Rewards for quality teachers
Performance pay for teachers will be developed by the Government, with secondary principals told by Education Minister Hekia Parata to start "sorting the wheat from the chaff".
Figures obtained by The Dominion Post show millions of dollars are already being paid to scores of secondary principals partly on a performance basis, but Ms Parata has revealed she is "very keen" to develop performance measures for teachers and start rewarding them accordingly.
The choice of rewards for quality teachers were "pretty obvious," she said.
"Whether it's promotion, pay, opportunities to attend conferences or representative roles, or whatever – there are a mix of rewards that I think would be reasonably easy to settle on."
The Government was in the early stages of devising an evaluation system that would have "integrity and regard" and capture all of the different dimensions of quality teaching.
"Typically, you get a response that it's not possible to design something like that, because this is so difficult. Well, I don't agree," Ms Parata said.
"The precursor to being able to reward monetarily or in leadership opportunities is to have a really reliable evaluation system and one that has real integrity and regard for it.
"We're at the very early stages of developing that kind of system. But that would be essential to be able to get to a point where you could make discriminatory choices."
At present, there was an "annual progression" for teacher salaries approved by principals.
"By and large, the evidence is pretty clear, they all move up every year," she said.
In a speech to the Secondary Principals Association (Spanz) this week, Ms Parata said principals would "really make the difference".
"You are the ones who sort the wheat from the chaff ... I don't think there's much wheat and chaff sorting that goes on these days. You are the ones who will be able to distinguish what will make the most difference for the students in your learning community."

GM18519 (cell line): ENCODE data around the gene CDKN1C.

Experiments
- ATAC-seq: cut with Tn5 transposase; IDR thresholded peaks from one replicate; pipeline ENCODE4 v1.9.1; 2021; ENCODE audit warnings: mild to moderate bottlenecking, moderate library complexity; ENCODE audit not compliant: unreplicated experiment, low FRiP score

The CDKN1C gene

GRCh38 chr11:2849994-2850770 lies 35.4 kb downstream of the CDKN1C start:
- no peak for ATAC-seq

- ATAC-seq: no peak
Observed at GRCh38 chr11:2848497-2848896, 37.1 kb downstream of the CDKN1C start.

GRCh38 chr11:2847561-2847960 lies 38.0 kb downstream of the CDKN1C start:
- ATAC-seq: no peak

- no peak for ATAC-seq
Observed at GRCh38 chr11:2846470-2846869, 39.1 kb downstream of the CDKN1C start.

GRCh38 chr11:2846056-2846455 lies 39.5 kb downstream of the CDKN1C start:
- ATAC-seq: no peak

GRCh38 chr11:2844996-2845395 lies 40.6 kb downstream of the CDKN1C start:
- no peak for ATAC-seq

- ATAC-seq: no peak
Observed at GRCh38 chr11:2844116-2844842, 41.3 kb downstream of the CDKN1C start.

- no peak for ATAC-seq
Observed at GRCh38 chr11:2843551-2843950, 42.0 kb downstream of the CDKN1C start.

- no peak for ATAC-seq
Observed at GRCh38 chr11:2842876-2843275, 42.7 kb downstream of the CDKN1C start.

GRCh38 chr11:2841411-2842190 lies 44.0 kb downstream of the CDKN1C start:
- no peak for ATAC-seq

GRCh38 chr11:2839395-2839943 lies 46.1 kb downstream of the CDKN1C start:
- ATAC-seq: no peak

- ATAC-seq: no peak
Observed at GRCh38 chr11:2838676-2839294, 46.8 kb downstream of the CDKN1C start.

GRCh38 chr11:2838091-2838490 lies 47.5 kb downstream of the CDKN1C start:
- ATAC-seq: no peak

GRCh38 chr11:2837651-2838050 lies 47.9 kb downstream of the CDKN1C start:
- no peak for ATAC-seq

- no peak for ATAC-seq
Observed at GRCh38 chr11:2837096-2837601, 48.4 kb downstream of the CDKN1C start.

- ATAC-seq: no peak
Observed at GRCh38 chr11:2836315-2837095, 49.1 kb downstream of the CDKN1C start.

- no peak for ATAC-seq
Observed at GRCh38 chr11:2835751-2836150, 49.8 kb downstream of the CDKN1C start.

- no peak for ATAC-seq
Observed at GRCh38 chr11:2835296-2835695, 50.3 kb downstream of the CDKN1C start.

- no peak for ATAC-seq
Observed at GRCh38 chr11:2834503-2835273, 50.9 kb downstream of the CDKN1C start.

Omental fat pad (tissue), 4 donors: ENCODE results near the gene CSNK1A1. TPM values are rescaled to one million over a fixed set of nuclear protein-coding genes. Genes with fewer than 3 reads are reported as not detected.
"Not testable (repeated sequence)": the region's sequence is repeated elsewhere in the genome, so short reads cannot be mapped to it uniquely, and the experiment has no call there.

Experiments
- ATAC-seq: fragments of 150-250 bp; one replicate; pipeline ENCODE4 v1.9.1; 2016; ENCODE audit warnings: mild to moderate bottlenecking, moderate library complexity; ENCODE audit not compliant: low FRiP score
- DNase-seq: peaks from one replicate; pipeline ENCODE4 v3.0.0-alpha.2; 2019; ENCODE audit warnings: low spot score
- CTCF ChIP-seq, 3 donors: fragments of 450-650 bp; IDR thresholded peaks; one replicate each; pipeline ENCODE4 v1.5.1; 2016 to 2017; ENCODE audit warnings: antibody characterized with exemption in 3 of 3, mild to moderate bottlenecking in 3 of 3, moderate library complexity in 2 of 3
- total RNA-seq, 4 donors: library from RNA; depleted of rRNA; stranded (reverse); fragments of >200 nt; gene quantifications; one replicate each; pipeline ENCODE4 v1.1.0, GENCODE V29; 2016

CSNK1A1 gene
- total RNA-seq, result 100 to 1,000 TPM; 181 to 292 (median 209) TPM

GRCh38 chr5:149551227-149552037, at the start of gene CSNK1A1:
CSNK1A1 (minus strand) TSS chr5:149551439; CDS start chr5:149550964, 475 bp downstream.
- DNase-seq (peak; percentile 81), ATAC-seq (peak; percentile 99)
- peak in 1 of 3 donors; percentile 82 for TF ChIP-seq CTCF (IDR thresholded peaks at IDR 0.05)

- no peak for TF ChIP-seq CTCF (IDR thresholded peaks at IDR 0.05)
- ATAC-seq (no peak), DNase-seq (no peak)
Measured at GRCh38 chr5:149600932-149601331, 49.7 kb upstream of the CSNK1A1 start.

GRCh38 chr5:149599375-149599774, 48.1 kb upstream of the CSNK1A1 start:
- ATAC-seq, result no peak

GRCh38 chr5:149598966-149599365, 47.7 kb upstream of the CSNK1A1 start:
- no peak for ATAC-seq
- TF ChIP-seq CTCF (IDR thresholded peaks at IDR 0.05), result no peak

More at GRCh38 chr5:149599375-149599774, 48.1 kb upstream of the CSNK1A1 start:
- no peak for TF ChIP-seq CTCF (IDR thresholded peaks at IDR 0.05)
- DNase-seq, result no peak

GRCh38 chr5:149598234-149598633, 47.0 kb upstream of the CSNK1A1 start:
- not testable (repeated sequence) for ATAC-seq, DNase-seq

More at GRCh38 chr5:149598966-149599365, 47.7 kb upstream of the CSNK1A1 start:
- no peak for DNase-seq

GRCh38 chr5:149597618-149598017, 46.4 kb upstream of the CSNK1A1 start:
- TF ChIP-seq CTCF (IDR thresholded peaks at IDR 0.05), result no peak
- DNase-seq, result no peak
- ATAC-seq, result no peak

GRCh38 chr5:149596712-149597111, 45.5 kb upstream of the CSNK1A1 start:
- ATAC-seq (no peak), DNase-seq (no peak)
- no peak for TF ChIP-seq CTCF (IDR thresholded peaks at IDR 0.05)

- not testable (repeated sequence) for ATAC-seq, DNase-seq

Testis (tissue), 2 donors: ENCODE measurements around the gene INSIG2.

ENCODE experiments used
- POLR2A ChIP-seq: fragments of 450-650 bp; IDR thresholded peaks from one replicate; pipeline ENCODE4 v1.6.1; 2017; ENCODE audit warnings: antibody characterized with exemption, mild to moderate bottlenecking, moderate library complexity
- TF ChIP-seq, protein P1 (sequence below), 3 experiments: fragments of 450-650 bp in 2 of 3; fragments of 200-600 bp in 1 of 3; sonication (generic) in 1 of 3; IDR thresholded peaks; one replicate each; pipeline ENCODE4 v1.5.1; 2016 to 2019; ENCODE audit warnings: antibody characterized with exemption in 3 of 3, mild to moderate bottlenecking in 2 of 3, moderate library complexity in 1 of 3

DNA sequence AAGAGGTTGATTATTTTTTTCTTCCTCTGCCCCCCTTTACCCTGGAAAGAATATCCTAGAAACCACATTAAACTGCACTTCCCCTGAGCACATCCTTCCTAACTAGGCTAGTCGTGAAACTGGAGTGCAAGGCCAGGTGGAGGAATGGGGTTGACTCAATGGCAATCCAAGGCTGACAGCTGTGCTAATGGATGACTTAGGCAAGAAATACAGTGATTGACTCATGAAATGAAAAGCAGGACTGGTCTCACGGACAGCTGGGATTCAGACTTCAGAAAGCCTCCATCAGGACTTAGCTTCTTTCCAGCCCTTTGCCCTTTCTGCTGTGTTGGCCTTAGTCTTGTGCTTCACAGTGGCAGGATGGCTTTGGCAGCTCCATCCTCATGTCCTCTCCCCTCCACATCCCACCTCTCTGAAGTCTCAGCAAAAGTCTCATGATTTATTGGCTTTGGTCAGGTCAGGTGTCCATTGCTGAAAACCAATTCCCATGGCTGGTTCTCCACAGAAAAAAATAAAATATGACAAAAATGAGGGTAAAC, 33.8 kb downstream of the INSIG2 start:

The plan is set to spark a fierce debate with teacher unions, which adamantly oppose any kind of performance pay. But the idea has support from Spanz president Patrick Walsh and Ms Parata is pledging not to be cowed by the unions.
"Unions do what they properly should do, which is make arguments for the terms and conditions of their members," Ms Parata said. "But let's not confuse that with being exactly the same as excellent education outcomes or achievement for all students."
Mr Walsh said the current system of teacher pay was "inflexible".
"It does not give enough discretion to principals and boards to reward high performing teachers," he said.
Careful thought would need to be given to how performance was measured, however.
"If a teacher can make a difference and raise the achievement levels regardless of where they sit academically, then they ought to be rewarded for it."
New Zealand Educational Institute (NZEI) president Ian Leckie said performance pay had been shown internationally to make no positive difference to academic achievement.
"Rewarding teachers differently creates too much high stakes stuff that actually stops collaboration, stops people working together and that is counter-productive to trying to make a better education system doing more for more kids," he said. He suggested the measure would be tough to implement without the support of unions.
"The involvement of unions in education reform is essential. The requirement to have an alliance and a close working relationship between policy and implementation is probably the key."
Teachers Council director Peter Lind said there was a "tension" between building a collegial team and recognising success. "I don't think we've had enough conversations around building the right kinds of pathways for teachers," he said.
"I think we also want to maintain motivation and ability for expert practitioners to maintain their role as expert practitioners without having them move in to other areas that increasingly become just management."
The Dominion Post